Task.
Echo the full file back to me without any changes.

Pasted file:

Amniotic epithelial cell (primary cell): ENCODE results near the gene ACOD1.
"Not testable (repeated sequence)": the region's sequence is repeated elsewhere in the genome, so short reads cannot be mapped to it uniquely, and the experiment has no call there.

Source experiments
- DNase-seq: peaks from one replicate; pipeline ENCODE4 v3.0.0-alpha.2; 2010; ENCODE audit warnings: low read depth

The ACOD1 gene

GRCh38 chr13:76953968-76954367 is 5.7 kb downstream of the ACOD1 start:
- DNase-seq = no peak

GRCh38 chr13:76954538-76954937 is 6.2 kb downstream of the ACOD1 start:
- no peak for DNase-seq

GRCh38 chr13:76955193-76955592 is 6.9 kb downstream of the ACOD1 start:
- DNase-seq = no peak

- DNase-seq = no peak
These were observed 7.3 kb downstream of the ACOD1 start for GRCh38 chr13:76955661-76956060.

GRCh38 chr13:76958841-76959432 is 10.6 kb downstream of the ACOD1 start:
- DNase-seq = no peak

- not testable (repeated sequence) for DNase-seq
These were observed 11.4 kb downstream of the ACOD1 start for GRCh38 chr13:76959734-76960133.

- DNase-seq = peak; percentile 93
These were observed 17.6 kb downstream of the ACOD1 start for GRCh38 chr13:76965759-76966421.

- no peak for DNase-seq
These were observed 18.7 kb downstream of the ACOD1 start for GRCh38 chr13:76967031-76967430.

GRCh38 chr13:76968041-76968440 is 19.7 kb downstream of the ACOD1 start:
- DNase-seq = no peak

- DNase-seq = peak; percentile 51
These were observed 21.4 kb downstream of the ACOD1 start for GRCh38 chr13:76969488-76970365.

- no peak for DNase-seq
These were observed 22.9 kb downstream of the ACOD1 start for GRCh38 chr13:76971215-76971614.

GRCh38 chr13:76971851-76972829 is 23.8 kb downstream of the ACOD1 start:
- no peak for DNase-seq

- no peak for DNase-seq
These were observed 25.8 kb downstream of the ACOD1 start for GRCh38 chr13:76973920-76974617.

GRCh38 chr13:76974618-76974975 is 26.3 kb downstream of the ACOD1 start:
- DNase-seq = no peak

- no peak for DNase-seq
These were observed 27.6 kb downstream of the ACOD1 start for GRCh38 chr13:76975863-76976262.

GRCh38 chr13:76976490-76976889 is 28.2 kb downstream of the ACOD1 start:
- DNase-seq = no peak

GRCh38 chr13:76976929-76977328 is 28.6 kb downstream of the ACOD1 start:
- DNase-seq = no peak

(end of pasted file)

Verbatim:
Amniotic epithelial cell (primary cell): ENCODE results near the gene ACOD1.
"Not testable (repeated sequence)": the region's sequence is repeated elsewhere in the genome, so short reads cannot be mapped to it uniquely, and the experiment has no call there.

Source experiments
- DNase-seq: peaks from one replicate; pipeline ENCODE4 v3.0.0-alpha.2; 2010; ENCODE audit warnings: low read depth

The ACOD1 gene

GRCh38 chr13:76953968-76954367 is 5.7 kb downstream of the ACOD1 start:
- DNase-seq = no peak

GRCh38 chr13:76954538-76954937 is 6.2 kb downstream of the ACOD1 start:
- no peak for DNase-seq

GRCh38 chr13:76955193-76955592 is 6.9 kb downstream of the ACOD1 start:
- DNase-seq = no peak

- DNase-seq = no peak
These were observed 7.3 kb downstream of the ACOD1 start for GRCh38 chr13:76955661-76956060.

GRCh38 chr13:76958841-76959432 is 10.6 kb downstream of the ACOD1 start:
- DNase-seq = no peak

- not testable (repeated sequence) for DNase-seq
These were observed 11.4 kb downstream of the ACOD1 start for GRCh38 chr13:76959734-76960133.

- DNase-seq = peak; percentile 93
These were observed 17.6 kb downstream of the ACOD1 start for GRCh38 chr13:76965759-76966421.

- no peak for DNase-seq
These were observed 18.7 kb downstream of the ACOD1 start for GRCh38 chr13:76967031-76967430.

GRCh38 chr13:76968041-76968440 is 19.7 kb downstream of the ACOD1 start:
- DNase-seq = no peak

- DNase-seq = peak; percentile 51
These were observed 21.4 kb downstream of the ACOD1 start for GRCh38 chr13:76969488-76970365.

- no peak for DNase-seq
These were observed 22.9 kb downstream of the ACOD1 start for GRCh38 chr13:76971215-76971614.

GRCh38 chr13:76971851-76972829 is 23.8 kb downstream of the ACOD1 start:
- no peak for DNase-seq

- no peak for DNase-seq
These were observed 25.8 kb downstream of the ACOD1 start for GRCh38 chr13:76973920-76974617.

GRCh38 chr13:76974618-76974975 is 26.3 kb downstream of the ACOD1 start:
- DNase-seq = no peak

- no peak for DNase-seq
These were observed 27.6 kb downstream of the ACOD1 start for GRCh38 chr13:76975863-76976262.

GRCh38 chr13:76976490-76976889 is 28.2 kb downstream of the ACOD1 start:
- DNase-seq = no peak

GRCh38 chr13:76976929-76977328 is 28.6 kb downstream of the ACOD1 start:
- DNase-seq = no peak